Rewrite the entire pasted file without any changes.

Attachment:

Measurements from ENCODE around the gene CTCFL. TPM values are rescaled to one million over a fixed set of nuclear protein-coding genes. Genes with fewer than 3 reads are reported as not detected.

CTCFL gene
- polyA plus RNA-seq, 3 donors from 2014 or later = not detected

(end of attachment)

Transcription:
Measurements from ENCODE around the gene CTCFL. TPM values are rescaled to one million over a fixed set of nuclear protein-coding genes. Genes with fewer than 3 reads are reported as not detected.

CTCFL gene
- polyA plus RNA-seq, 3 donors from 2014 or later = not detected